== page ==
COVID-19 Career Advice

Career Planning: Making Plan B Work for You

Graduates - You’ve completed your degree.  You’ve planned out your next steps.  However, you’ve graduated during a pandemic.  The graduate labour market has suffered and as a result you may be finding it difficult to enter into your chosen profession.

Ask yourself – is it time for Plan B?

Plan B is your strategy for seeking alternative employment. 

Career journeys aren’t always linear.  Sometimes several routes need to be taken before arriving at your chosen destination.

With the right preparation, plan B can help open up opportunities and develop the right skills and experience to boost employability into your first choice career.  

Avoid the ‘scattergun’ approach i.e. applying for anything.  Instead choose something meaningful that you’ll enjoy.

Here are some tips on identifying the right career alternatives and making the most of them:

1. Identify Plan A

Starting off with your ‘dream career’ will make it easier to find suitable alternatives.

Ask yourself the following questions:

- What skills are needed?

- What do you want from work? E.g. part/full-time, outdoors, supervised or autonomous?

- What industry do you want to work in?

2. Identify Plan B

Look at the skills and experience needed for plan A.  Your search for alternatives should focus on what will help you develop these.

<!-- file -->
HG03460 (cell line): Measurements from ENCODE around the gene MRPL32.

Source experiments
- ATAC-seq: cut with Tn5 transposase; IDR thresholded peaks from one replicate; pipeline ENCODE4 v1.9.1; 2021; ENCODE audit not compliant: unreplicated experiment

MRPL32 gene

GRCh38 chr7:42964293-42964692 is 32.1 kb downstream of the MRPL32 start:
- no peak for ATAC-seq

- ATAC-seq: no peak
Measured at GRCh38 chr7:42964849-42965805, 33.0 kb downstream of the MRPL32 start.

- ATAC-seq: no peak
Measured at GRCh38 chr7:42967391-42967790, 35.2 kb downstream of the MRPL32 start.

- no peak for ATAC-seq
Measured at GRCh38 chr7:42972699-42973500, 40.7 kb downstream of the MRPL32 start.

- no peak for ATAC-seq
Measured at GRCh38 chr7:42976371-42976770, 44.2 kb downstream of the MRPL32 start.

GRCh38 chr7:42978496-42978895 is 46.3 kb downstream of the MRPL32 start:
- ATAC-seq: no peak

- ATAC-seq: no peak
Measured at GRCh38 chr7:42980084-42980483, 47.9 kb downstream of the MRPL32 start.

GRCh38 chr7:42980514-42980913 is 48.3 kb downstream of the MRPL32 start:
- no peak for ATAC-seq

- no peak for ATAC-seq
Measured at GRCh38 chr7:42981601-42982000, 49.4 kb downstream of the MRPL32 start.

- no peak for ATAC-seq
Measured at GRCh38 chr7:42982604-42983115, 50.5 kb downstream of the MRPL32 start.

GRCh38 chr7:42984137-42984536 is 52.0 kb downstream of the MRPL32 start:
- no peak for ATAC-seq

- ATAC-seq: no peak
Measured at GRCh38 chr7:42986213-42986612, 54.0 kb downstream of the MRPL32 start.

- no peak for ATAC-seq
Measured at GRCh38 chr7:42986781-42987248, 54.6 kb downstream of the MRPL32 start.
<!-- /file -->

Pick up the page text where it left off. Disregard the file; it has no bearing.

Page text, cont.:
The ‘what can I do with my degree?’ section of www.prospects.ac.uk highlights the range of careers graduates can enter into with a particular degree.

Visit Target Jobs for information on careers which graduates of any degree can go into.

Alternatively, look up the job profile of your first choice career on https://www.prospects.ac.uk/job-profiles or https://nationalcareers.service.gov.uk/explore-careers/Search/ which contain links to similar career paths.

Be open-minded but realistic.

Research SMEs as well as bigger companies. 

Don’t just contemplate vacancies similar to plan A. Consider what you can do with your qualifications, strengths and experience. Focus on developing that which is relevant to your first choice.  For example, you may take a job in door to door sales, which could be classified as marketing; however you’re not necessarily getting relevant exposure to successfully pivot into the sector.

When considering the alternatives, highlight any skills and knowledge gaps.  

www.futurelearn.com and https://www.open.edu/openlearn/ provide access to free online courses in numerous subjects.  Add these to your LinkedIn profile and let potential employers know about your talents.

3. Tailor Your CV

It’s disheartening to realising you’ve sent a CV highlighting an interest in one area when you’ve applied for something different.

Remember to tailor your CV to the role you’re applying for.  This advice applies to both plan A and plan B careers.

4. Build Your Network

Connect with people and companies on LinkedIn in order to gain insights into industries and develop your knowledge of sector developments.  Increase your chances of standing out by actively engaging with them.  Comment on and share their posts.  This will increase your online presence and show your enthusiasm.

Ask friends and family if they know anyone who works in the sector who you can talk to.

Most universities have a platform for you to connect with alumni.  Use this platform to engage with those who work in the sector you’re interested in. 

The advice here is aimed at helping you gain meaningful experiences in the short-term and aid your long-term goals within your chosen profession.   

Last modified: 
Friday, August 21, 2020 - 15:45